A little zest goes a long way.
When using citrus juice in recipes, we often introduce zest as well since it provides a deeper, rounder citrus flavor without contributing additional acidity. We’ve also found that steeping the zest in liquid pulls out its flavors; the distracting shreds of zest can then be strained out, leaving behind a liquid with a bolder, better citrus taste. We wondered if this steeping-and-straining technique could deliver a better lemonade.
We made two batches of lemonade, each for four 8-ounce servings. For one batch, we zested and juiced five lemons, let the zest soak in the juice for 5 minutes, and then strained out the zest and combined the juice with 10 tablespoons of sugar, 2 1/2 cups of water, and a pinch of salt. For our second batch (the control), we followed the same procedure but skipped the zest.
Sure enough, soaking the zest delivered lemonade with a deeper, rounder citrus flavor than we got from a control batch made without the soaking step. And more notably, the lemonade actually tasted sweeter—cloyingly sweet, in fact. Reducing the sugar by at least 10 percent and up to 25 percent (depending on personal taste) was a must. (Letting the zest soak for longer periods of time didn’t make any further difference in terms of sweetness.)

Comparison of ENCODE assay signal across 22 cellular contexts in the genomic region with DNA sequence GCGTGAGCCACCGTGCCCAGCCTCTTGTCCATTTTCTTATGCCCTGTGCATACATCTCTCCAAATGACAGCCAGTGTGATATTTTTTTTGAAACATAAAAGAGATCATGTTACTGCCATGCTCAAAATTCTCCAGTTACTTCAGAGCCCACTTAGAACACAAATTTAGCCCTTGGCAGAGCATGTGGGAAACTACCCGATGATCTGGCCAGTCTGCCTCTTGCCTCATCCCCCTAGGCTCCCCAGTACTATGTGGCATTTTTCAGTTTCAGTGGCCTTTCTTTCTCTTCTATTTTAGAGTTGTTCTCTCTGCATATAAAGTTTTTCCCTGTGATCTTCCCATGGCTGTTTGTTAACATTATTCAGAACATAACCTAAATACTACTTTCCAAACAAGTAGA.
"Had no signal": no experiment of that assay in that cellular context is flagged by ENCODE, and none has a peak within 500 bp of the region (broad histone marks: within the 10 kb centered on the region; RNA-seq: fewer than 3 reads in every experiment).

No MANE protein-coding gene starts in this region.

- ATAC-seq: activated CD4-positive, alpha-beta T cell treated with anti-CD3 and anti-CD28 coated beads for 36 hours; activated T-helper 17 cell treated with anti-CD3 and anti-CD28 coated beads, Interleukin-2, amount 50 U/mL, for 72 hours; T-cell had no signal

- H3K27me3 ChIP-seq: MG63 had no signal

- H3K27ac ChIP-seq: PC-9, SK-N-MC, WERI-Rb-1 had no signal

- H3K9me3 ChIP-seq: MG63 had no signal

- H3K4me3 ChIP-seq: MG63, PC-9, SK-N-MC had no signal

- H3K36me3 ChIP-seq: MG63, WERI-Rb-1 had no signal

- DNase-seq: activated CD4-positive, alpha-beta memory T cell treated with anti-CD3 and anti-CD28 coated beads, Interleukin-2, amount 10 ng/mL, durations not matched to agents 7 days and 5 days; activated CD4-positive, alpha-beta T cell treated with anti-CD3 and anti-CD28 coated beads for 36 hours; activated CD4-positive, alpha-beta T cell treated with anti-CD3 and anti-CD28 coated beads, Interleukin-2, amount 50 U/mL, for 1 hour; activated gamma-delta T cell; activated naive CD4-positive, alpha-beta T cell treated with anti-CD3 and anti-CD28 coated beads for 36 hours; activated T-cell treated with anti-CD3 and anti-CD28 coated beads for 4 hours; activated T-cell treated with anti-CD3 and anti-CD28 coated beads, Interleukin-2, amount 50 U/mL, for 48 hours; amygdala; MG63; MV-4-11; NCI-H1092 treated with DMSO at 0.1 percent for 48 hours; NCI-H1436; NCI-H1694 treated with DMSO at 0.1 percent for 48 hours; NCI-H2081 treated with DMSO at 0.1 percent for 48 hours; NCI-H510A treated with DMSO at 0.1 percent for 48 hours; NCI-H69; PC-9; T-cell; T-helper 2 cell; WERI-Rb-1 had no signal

￼Though no research has been done on lemon zest and its effect on perceived sweetness, certain plant compounds known as flavanones have been found to enhance the perceived sweetness of food by masking bitterness. Lemon zest contains flavanone compounds that have chemical structures very similar to those of sweetness-enhancing flavanones, so it stands to reason that they’re having the same effect: masking the bitter taste of the lemonade and thereby enhancing the sweetness.
While 32 ounces of lemonade made the classic way can call for upwards of 10 tablespoons of sugar, soaking the zest in the juice for 5 minutes would allow you to cut up to 3 tablespoons of sugar and deliver an equally sweet drink.